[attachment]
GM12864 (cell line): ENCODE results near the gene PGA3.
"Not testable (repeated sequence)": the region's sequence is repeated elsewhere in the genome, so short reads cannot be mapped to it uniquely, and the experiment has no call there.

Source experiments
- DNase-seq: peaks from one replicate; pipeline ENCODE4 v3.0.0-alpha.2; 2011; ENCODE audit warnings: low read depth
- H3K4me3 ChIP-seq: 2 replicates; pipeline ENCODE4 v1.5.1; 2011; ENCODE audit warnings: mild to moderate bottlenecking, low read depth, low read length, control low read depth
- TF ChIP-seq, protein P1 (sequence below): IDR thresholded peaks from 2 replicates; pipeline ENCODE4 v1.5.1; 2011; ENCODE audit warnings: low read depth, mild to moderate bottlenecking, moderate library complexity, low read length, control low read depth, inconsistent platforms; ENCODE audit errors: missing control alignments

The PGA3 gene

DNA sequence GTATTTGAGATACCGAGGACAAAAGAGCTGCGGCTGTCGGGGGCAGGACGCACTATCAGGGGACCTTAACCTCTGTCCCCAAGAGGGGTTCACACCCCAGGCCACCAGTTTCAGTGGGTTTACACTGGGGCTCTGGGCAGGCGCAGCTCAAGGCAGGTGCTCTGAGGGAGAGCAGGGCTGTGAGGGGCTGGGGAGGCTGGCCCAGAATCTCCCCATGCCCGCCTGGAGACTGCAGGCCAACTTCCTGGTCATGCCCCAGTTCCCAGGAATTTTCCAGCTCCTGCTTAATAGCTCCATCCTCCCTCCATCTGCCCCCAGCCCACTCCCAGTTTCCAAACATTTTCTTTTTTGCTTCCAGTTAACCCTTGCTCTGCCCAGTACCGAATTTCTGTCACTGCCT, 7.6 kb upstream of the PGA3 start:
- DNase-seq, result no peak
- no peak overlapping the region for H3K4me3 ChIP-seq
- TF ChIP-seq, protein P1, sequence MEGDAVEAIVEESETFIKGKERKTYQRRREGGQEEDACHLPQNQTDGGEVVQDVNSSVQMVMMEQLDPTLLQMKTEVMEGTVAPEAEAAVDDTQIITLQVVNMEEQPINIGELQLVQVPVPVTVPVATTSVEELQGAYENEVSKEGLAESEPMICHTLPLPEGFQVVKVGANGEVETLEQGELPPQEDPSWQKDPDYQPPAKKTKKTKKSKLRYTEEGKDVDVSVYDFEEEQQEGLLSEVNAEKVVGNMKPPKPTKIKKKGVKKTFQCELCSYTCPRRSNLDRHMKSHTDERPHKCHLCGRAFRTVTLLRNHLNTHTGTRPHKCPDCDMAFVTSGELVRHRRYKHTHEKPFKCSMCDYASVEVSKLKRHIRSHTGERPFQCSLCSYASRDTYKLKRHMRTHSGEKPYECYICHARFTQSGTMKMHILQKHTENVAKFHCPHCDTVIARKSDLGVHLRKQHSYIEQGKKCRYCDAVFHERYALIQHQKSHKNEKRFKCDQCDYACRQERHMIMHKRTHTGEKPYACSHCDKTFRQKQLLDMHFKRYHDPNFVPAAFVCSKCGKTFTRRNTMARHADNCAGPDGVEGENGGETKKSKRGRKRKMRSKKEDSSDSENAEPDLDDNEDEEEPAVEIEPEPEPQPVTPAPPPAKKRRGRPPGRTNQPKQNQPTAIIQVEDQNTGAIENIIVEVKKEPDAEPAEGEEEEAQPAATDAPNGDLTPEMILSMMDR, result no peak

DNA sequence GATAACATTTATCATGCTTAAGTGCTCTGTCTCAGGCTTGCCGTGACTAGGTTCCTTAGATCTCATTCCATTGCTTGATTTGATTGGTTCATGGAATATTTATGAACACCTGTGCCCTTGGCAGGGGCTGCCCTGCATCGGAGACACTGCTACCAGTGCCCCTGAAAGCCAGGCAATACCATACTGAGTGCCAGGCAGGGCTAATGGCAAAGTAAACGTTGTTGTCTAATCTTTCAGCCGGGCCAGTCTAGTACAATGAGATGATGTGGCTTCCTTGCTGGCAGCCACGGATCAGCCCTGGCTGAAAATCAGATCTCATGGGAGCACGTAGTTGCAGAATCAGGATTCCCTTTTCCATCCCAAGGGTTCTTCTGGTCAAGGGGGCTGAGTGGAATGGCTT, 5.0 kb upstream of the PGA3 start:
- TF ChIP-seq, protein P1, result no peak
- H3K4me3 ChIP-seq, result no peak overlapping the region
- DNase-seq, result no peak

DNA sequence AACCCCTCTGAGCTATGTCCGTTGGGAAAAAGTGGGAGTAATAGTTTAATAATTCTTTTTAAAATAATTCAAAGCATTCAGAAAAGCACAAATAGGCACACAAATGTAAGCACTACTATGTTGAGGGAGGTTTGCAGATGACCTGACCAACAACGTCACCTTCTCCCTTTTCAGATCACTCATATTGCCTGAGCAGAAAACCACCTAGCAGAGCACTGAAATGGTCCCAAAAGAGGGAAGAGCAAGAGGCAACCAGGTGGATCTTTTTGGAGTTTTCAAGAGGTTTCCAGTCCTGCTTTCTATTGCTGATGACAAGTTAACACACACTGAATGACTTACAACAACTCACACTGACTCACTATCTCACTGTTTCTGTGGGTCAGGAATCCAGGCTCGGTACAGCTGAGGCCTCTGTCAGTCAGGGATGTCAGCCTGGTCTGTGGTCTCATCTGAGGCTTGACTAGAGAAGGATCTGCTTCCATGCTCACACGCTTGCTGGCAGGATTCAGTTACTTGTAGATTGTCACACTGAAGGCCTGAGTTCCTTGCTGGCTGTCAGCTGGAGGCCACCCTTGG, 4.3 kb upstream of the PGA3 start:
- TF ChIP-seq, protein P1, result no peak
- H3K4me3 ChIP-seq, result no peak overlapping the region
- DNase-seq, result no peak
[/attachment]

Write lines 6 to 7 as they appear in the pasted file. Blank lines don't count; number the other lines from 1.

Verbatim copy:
- TF ChIP-seq, protein P1 (sequence below): IDR thresholded peaks from 2 replicates; pipeline ENCODE4 v1.5.1; 2011; ENCODE audit warnings: low read depth, mild to moderate bottlenecking, moderate library complexity, low read length, control low read depth, inconsistent platforms; ENCODE audit errors: missing control alignments

The PGA3 gene